News & Current Affairs

September 8, 2008

Three guilty of bomb conspiracy

Three guilty of bomb conspiracy

Tanvir Hussain, Abdulla Ahmed Ali and Assad Sarwar

Tanvir Hussain, Abdulla Ahmed Ali and Assad Sarwar were found guilty

Three men have been found guilty of a massive terrorist conspiracy to murder involving home-made bombs.

Abdulla Ahmed Ali, Assad Sarwar and Tanvir Hussain’s convictions follow a huge terrorism inquiry, which led to sweeping airport restrictions.

The three, on trial with another five men, had pleaded guilty to plotting to cause an explosion. Seven admitted plotting to cause a public nuisance.

The eighth man, Mohammad Gulzar, was cleared at Woolwich Crown Court.

The group had been accused of plotting to bring down transatlantic airliners with home-made liquid explosives, disguised as soft drinks.

But after more than 50 hours of deliberations, the jury did not find any of the defendants guilty of conspiring to target aircraft.

The jury was also unable to reach verdicts against four of the men in the six-month trial, all of whom were accused of recording martyrdom videos.

‘Inspired by al-Qaeda’

The court heard prosecutors allege that the eight men were planning to carry liquid explosives on to planes at Heathrow, knowing the devices would evade airport security checks.

Police said the plot had been inspired by al-Qaeda in Pakistan – and the August 2006 arrests caused chaos at airports throughout the country.

The court heard that the alleged plot could have caused unprecedented casualties, with a global political impact similar to the 9/11 attacks on the United States.

But in their defense, the seven men who had recorded videos denouncing Western foreign policy said they had only planned to cause a political spectacle and not to kill anyone at all.

The ringleader, Abdulla Ahmed Ali, 27, of Walthamstow, east London, created home-made liquid explosives in a flat which prosecutors said were designed to evade airport security.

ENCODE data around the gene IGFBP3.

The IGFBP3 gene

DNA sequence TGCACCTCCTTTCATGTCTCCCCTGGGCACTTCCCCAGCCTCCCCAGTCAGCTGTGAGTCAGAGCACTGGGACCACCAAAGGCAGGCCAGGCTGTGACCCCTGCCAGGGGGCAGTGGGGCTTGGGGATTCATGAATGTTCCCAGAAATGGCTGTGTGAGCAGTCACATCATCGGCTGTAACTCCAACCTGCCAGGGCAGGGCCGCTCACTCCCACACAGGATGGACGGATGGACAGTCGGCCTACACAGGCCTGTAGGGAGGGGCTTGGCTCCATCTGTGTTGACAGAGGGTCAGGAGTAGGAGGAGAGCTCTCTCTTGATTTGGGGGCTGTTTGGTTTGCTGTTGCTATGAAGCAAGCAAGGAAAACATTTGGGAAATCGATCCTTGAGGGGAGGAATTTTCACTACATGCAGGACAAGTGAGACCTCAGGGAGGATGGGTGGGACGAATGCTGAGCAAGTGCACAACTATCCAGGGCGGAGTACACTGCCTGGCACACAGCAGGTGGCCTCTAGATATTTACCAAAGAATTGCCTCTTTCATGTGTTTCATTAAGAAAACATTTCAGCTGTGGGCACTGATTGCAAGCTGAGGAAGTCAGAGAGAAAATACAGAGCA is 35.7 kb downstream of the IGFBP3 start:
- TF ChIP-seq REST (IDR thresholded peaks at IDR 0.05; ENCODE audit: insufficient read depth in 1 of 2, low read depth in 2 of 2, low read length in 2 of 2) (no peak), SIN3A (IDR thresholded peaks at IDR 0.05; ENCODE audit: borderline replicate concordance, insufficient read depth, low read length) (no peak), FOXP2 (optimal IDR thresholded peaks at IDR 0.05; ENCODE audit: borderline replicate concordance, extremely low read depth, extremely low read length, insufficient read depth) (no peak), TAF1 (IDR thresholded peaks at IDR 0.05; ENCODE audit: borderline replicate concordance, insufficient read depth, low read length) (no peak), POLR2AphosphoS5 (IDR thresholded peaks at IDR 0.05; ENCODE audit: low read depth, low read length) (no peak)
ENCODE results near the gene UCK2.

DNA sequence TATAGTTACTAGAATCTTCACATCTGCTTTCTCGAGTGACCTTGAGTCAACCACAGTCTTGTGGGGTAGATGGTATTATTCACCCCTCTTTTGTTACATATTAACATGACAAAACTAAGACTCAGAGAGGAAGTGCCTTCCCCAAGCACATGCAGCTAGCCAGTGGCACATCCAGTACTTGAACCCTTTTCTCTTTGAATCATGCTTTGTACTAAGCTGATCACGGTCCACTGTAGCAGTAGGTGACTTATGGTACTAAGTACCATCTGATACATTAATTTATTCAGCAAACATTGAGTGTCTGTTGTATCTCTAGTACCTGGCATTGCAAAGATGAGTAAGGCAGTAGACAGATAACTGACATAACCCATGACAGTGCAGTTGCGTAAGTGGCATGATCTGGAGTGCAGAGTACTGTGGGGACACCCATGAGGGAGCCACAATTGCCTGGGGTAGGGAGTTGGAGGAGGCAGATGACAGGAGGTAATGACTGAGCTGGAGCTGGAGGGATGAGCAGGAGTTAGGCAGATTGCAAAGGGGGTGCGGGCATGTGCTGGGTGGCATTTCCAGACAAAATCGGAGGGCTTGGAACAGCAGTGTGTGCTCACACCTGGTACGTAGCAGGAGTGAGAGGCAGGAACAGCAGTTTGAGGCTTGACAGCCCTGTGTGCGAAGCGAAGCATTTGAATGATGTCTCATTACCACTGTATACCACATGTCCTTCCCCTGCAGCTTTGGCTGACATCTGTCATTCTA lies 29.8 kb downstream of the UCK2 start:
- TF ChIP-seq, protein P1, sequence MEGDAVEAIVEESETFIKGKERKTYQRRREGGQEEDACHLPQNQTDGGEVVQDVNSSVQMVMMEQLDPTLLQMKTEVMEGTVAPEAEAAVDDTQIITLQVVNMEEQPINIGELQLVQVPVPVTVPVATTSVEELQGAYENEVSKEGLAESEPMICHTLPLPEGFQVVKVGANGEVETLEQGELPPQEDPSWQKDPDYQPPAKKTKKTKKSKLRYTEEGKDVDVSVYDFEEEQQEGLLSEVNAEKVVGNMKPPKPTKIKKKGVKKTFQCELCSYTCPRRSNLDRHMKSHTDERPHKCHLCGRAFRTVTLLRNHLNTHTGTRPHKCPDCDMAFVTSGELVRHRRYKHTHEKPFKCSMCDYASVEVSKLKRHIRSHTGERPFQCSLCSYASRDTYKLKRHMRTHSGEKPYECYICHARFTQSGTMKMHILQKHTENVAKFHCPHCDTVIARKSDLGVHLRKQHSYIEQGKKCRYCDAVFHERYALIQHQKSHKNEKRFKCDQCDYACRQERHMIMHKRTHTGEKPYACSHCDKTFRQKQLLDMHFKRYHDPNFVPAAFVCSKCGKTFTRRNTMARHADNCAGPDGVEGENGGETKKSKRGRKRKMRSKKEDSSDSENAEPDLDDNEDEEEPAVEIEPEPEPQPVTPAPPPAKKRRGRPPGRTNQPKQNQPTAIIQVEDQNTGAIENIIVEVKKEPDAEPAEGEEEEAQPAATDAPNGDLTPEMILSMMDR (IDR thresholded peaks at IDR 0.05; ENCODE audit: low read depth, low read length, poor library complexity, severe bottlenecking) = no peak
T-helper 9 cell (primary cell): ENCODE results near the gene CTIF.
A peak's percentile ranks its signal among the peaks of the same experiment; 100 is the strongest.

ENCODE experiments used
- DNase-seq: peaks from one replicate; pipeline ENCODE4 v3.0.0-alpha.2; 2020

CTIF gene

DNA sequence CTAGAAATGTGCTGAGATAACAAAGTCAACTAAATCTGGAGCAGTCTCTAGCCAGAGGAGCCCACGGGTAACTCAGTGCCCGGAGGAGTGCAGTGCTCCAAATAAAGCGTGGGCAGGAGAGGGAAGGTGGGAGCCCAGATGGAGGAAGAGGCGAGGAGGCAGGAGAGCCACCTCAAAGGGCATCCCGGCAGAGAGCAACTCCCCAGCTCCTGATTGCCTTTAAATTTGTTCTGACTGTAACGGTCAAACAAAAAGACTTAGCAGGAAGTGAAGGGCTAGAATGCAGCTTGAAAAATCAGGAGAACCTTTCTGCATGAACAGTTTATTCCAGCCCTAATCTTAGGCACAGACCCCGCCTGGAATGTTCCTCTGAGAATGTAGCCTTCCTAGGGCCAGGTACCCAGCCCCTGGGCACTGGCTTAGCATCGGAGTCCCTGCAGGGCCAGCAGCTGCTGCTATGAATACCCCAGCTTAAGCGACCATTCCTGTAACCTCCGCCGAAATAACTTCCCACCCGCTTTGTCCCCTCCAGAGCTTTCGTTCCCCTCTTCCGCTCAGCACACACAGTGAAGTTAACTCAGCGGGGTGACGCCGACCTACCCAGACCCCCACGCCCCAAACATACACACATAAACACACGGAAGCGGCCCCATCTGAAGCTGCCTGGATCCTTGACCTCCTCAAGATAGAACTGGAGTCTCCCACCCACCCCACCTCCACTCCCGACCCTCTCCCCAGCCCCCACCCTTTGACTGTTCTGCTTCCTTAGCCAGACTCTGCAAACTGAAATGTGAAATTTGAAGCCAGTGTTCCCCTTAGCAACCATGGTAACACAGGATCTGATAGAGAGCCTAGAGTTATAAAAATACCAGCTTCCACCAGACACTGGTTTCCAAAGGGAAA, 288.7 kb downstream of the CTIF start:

He and five of the others – Ibrahim Savant, 27, of Stoke Newington, north London, and, from east London, Umar Islam, 30, of Plaistow, Hussain, 27, of Leyton, and Waheed Zaman, 24, and Arafat Waheed Khan, 27, both of Walthamstow – had recorded what the prosecution alleged were “martyrdom videos” denouncing the West and urging Muslims to fight.

Prosecutors said the bombers would then have completed and detonated the devices during their flights once all the targeted planes had taken off.

‘Political spectacle’

Sarwar was said in court to be the quartermaster of the plot, buying supplies needed to make the bombs.

Prosecutors said that Mr Gulzar, cleared by the jury, had flown into the country to oversee the plot’s final stages – something he vehemently denied during the trial.

The plot came to light after the largest ever surveillance operation involving officers from both MI5, the Metropolitan Police and other forces around the country.

Ali, Sarwar and Hussain told the jury they had wanted to create a political spectacle in protest over foreign policy. It would have included fake suicide videos and devices that would frighten rather than kill the public.

Ali, Sarwar and Hussain, along with Savant, Islam, Khan, and Zaman, also admitted conspiring to cause a public nuisance by making videos threatening bombings.

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